Breast Cancer Survivor Relies on Faith and Family

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breast cancer survivor

You hear about faith moving mountains, but when faced with challenges, we discover faith moves people and circumstances to shift the mountain.

“It doesn’t look good,” are words you never want to hear coming out of a doctor’s mouth after a biopsy. But those are words Beverly Malone let sink in last October after finding a lump in her breast.

The biopsy results were formidable, but not completely overwhelming – at stage 1, the lump was 1.5 centimeters, and it was aggressive. Malone decided after a lot of prayer to have a bilateral mastectomy.

“It hasn’t been easy. The things we take for granted like driving, opening the dryer to put your clothes in … health is one of those things. Every step of the way, God was so faithful,” she says. “When I didn’t feel like doing anything, even praying, I read in Psalms about sheep. When they are sick they won’t eat, and the shepherd helps them. The Lord is my shepherd helping every time I’ve needed it.”

The cancer wasn’t in her lymph nodes, but Malone learned she would still benefit from chemotherapy. The family had a head-shaving party when her hair started falling out. Her husband Bud, Lewis County Farm Bureau Insurance agency manager, had been growing a beard since her diagnosis, and he shaved with her.

“It’s like taking a long country drive – when you are flying through life, you don’t see what you are driving through. This has forced me to slow down and appreciate the drive,” Beverly Malone says. “I kept going back to two words: trust and through. I knew I had to fight through it, but had to trust God to help me get there.”

And fight she did, with the help of her faith and her family – “my physical family, my church family and the Farm Bureau family,” Malone explains. “The night I got back from chemo, our driveway was lined with love – posters filled with encouragement. It took us forever to make it to the house as we cried and laughed, reading every one.”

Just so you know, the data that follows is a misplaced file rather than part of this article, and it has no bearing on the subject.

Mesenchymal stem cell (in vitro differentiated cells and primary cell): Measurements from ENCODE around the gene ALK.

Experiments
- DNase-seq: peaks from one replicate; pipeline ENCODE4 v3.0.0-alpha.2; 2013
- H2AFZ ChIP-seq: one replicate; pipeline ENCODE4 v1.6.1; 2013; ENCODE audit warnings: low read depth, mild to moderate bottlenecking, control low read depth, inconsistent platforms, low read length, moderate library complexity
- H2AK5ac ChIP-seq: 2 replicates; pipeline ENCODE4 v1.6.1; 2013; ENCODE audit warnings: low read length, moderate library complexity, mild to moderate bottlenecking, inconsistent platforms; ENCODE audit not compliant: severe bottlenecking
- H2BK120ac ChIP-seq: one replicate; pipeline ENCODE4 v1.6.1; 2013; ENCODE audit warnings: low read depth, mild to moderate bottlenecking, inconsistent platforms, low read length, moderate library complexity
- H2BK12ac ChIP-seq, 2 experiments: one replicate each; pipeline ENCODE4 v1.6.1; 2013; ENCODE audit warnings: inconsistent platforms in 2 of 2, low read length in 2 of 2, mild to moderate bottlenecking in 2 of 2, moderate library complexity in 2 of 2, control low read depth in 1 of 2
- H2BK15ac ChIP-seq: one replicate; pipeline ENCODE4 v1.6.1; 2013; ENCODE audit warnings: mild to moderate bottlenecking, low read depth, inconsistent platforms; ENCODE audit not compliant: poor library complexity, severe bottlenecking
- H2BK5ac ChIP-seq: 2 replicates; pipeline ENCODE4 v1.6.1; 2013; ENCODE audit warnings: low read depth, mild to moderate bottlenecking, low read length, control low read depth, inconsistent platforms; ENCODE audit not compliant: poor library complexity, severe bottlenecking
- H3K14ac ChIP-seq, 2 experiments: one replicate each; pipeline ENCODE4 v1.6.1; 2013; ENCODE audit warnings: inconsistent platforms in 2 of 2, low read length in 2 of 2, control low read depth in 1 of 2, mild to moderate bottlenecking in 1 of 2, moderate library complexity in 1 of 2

Faith has kept Malone going throughout the entire process, even when she was discouraged, couldn’t do things she had always done or didn’t feel feminine anymore.

“Even though we are more than our outward appearance, it was a really hard grieving process to lose my hair and breasts,” Malone says. “I felt I had lost my femininity.”

After watching a 76-year-old woman’s reconstruction testimony online that said, “You are never too old to feel feminine,” she decided to embrace that belief. “That did it for me,” Malone says. “It gave me my life back.”

Malone wants to teach women, especially teenagers, that they are more than their physical attributes. She says that though our culture proclaims you have to have certain things to be beautiful, you just don’t. She received a wig from the American Cancer Society (ACS) but found that she preferred the fit and comfort provided by scarves. She says though the wig wasn’t for her, the support and research from the ACS is astounding.

“So much can be prevented if we do checks and mammograms,” Malone says. “If I hadn’t done that, I don’t even want to think about where I would be right now.”

The ACS recommends women ages 45 to 54 get an annual breast cancer screening with mammograms. Women under 40 or with a family history of breast cancer should talk with their health-care provider about their risk and the best screening plan for them.

“I’ve loved supporting ACS with Farm Bureau in the past, but when your feet fit those shoes, you really love it,” Malone says. “This year will mean even more because I truly know what ACS does for breast cancer patients.”

Malone’s prognosis is good. She finished chemo in May and goes every three weeks for a chemo treatment for the next year to keep the cancer at bay. She has as much faith as ever. “Fear is the biggest culprit during the process,” she says, “but overcoming that with God will get you through anything.”

breast cancer survivor

Making Strides Against Breast Cancer

Farm Bureau Insurance of Tennessee began its partnership with the American Cancer Society in 2012 as the statewide sponsor of the Making Strides Against Breast Cancer campaign. Since then, it has raised more than $1.3 million and distributed more than 131,000 pink Farmer Charlie hats. The greatest fundraising dollars have come from the statewide “pink-out” games, which have garnered most of the money raised and brought thousands of Tennessee students, teams, parents and communities together to raise awareness of breast cancer. To learn more about the American Cancer Society’s efforts during October’s Breast Cancer Awareness Month, visit


  1. Betsy Caperton

    August 19, 2016 at 6:08 pm

    Beverly, I work at the home office in Columbia—Life Underwriter. I am also a breast cancer survivor and August 31st will be my 5 yr cancer-versary! I pray everyday for sister survivors and hold high my faith also! I had one lymph node positive and went through 6 rounds of chemo. Not fun but am here 5 yrs later and praise God everyday for letting me survive!
    Many prayers and best wishes to you!

    • Beverly

      August 19, 2016 at 7:44 pm

      Thankyou so much! Congratulations on your cancer-versary!

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